With Disney leaving, there’s no way Netflix was going to carry on plowing investment into something it only licenced — and now essentially an advert for a rival streaming service. There’s also the other theory that the cost-benefit balance for the expensive shows — based on deals set up early in Netflix’s content ascension — are simply no longer worth it for the streaming service in its now advanced position in the media landscape.
But whether these characters are as loved as presumed, or not, for Netflix, it doesn’t really matter and they won’t miss Disney, at all. Sure, it’ll be painful, but they’ve been in the streaming game for longer and have acquired vast amounts of data effectively to create its own new content; House of Cards, Orange is the New Black, and Stranger Things to name but a few series. As we stated in our previous post, if Netflix is to further expand and reduce expenditure on acquisitions at the same time, then it needs to look more to inhouse production — avoiding studio fees while simultaneously owning the IP of anything it produces for itself. And as far as Netflix is concerned and as their Chief Product Officer, Greg Peters has stated “Great stories can come from anywhere and they can travel everywhere.” La Casa del Papel is a glowing example of this philosophy.
However, with all divorces comes collateral damage, sometimes unintended and unforeseen. An increase in the number of streaming services — and it’s suddenly looking more crowded — means that customers require multiple subscriptions to access all the content they want. In reality this means that the price point for access to content across multiple services is no longer palatable. A very real consequence of this is that users become increasingly likely to turn to piracy to supplement their content intake.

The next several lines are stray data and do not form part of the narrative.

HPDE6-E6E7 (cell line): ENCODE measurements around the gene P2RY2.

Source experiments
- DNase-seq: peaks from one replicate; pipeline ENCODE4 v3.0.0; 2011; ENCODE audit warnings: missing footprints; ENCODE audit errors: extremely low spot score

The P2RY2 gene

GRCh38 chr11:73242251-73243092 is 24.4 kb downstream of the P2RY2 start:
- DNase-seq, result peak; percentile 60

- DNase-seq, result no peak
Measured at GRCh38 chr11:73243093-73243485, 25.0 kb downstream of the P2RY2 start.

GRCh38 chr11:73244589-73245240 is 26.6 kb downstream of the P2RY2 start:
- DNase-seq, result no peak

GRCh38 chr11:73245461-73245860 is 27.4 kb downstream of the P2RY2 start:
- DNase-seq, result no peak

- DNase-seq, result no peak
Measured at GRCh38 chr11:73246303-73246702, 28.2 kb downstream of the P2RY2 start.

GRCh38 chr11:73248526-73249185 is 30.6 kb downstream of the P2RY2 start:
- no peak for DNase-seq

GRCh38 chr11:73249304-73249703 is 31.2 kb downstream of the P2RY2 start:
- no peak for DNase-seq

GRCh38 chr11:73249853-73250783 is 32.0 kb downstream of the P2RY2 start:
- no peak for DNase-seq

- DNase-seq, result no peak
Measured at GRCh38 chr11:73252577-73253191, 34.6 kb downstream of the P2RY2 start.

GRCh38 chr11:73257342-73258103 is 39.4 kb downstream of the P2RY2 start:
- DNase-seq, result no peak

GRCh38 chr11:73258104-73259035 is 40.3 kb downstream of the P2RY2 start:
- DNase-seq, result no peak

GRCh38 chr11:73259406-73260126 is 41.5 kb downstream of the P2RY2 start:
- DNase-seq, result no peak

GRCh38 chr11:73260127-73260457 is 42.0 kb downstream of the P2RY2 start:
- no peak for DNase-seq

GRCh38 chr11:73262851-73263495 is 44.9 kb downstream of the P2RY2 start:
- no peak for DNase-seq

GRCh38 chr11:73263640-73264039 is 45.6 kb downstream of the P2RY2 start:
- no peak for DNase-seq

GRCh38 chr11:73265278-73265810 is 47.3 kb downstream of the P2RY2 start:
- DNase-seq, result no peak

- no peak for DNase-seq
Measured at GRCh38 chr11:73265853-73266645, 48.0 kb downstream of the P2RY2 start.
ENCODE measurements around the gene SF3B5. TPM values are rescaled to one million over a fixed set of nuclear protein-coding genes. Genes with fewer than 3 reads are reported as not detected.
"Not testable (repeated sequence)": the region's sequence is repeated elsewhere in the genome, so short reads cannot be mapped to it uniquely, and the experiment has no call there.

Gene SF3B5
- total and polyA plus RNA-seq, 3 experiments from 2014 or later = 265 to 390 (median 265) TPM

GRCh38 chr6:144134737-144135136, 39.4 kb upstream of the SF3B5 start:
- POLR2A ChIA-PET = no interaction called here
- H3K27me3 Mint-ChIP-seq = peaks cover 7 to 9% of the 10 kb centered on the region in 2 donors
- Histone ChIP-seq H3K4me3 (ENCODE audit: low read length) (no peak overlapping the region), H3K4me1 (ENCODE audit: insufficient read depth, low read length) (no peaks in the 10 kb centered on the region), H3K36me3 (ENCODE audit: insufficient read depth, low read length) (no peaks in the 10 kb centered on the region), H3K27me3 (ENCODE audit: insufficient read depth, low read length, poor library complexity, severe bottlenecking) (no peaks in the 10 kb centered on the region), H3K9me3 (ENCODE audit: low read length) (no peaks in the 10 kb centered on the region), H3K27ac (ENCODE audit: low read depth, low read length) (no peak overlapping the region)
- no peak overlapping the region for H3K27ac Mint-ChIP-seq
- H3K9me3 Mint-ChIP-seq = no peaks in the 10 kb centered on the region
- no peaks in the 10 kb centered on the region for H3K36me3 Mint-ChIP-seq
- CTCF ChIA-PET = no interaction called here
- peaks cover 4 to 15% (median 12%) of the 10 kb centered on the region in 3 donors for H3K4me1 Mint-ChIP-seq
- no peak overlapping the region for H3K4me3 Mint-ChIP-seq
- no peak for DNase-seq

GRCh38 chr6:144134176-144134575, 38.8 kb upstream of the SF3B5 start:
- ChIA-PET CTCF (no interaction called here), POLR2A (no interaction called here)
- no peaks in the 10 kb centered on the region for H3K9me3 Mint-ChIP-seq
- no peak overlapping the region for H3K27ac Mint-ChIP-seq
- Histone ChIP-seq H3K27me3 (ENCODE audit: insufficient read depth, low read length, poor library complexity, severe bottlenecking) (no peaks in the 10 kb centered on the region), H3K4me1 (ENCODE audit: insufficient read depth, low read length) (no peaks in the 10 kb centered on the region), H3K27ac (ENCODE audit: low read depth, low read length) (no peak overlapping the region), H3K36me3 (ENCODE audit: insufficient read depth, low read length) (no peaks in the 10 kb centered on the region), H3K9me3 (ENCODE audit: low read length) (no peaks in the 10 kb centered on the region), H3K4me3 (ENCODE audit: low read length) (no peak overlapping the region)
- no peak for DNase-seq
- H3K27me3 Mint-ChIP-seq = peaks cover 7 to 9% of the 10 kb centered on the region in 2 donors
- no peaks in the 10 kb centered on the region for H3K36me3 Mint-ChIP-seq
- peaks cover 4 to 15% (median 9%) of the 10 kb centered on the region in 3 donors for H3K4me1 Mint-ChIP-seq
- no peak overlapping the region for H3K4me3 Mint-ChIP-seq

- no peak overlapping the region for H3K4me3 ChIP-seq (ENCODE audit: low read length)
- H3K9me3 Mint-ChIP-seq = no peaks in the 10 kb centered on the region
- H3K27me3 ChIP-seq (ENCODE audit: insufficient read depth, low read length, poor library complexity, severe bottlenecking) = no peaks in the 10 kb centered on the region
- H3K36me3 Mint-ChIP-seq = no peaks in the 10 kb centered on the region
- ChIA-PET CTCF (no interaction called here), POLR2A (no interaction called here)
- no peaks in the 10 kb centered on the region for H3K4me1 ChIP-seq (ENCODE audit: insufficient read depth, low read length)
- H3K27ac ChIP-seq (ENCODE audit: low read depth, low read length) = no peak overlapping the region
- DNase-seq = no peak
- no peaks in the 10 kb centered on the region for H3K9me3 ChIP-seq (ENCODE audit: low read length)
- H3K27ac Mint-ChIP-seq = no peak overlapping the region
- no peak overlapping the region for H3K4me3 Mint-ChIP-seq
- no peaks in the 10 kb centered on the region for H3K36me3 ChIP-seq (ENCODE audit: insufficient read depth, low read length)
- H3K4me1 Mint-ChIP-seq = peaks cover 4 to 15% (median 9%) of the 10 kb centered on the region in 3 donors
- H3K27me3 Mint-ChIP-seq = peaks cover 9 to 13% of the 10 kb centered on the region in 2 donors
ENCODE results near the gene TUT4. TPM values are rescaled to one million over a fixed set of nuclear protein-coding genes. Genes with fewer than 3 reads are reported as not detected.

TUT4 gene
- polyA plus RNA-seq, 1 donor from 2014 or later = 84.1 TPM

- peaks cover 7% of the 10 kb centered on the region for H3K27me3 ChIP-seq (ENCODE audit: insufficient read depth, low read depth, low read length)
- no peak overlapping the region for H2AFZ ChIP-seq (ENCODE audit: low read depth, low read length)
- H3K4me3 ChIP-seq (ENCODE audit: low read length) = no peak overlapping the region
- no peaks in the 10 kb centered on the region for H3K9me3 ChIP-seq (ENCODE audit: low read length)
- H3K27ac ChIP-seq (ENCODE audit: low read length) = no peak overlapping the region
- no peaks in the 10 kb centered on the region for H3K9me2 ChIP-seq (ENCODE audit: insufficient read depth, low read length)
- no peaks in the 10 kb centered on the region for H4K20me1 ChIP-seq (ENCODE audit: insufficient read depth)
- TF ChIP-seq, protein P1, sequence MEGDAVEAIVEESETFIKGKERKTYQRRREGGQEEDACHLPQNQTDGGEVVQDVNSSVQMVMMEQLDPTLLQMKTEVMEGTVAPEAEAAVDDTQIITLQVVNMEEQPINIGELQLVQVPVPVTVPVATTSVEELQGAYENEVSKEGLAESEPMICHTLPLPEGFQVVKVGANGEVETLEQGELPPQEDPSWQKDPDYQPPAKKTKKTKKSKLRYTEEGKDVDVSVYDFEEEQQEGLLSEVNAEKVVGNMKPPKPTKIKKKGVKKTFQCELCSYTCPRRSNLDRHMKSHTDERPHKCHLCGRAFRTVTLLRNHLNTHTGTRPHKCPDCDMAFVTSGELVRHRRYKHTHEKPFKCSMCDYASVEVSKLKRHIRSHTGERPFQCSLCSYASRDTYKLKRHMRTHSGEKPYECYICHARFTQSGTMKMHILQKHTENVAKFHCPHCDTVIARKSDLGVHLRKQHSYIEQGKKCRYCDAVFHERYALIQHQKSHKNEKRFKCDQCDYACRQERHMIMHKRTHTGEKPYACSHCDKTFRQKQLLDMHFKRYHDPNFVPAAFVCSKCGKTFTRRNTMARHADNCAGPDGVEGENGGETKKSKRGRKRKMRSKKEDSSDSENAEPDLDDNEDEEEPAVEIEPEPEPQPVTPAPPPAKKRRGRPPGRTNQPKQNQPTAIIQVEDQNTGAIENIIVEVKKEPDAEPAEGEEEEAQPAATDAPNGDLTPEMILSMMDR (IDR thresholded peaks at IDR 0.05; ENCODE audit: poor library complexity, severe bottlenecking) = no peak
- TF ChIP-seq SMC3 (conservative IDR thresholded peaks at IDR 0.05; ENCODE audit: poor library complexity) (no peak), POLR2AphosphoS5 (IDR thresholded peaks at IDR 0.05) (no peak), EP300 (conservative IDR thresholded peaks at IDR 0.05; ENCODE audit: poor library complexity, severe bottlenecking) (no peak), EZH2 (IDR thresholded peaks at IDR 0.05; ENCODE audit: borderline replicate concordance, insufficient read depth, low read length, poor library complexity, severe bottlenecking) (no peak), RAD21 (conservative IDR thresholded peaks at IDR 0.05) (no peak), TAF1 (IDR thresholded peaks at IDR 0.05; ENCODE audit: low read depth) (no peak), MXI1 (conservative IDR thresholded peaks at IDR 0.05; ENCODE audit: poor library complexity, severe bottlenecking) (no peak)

Not so sure? Back to the NBC Universal/Apple iTunes fiasco of 2007. Now for those that remember, it didn’t end well. Back then, NBC refused to renew the contract to sell its show on iTunes, their reasoning being threefold. Firstly, they felt that with the strength of their roster meant that they could dictate terms. Secondly, this was when Apple was launching the iPod touch, the timing of which NBC believed would further strengthen their hand. Thirdly, NBC further reasoned that users were not dependent on iTunes, the dominant service at the time, and that they would happily download for a fee direct from NBC direct, their own portal.
The outcome was disastrous for all concerned, users after NBC content were driven to piracy in their droves. When the content was on iTunes it was easily available to access through a well designed interface. When this easy ability to access the content was suddenly removed, it became far easier, and cheaper to illegally download and stream the content than watch it anywhere else. But the consequences were worse than that, far worse. What this inadvertently caused was a marked rise in the piracy of content across the streaming board — Pandora’s box was opened.
The industry has moved on considerably since the bad old piracy days of over a decade ago, but are we about to see history repeat itself? Will the launch of Disney+ and the pulling of Marvel content from Netflix see a rise in piracy levels? If history is anything to go by, then it certainly seems more than possible.
Piracy aside, in terms of the battle being played out between Disney and Netflix in the streaming wars, who will win? It was recently announced that Marvel Studios content is being positioned as one of Mouse House’s key pieces in its formidable armada, along with a raft of new content from the Starwars universe. The smart money is on Netflix winning the battle though, having arguably the dominant position and a more coherent content strategy than Disney, they’ll just come out of it very bruised and battered. However “to the victor the spoils” as they say, and in this fight, the spoils are huge.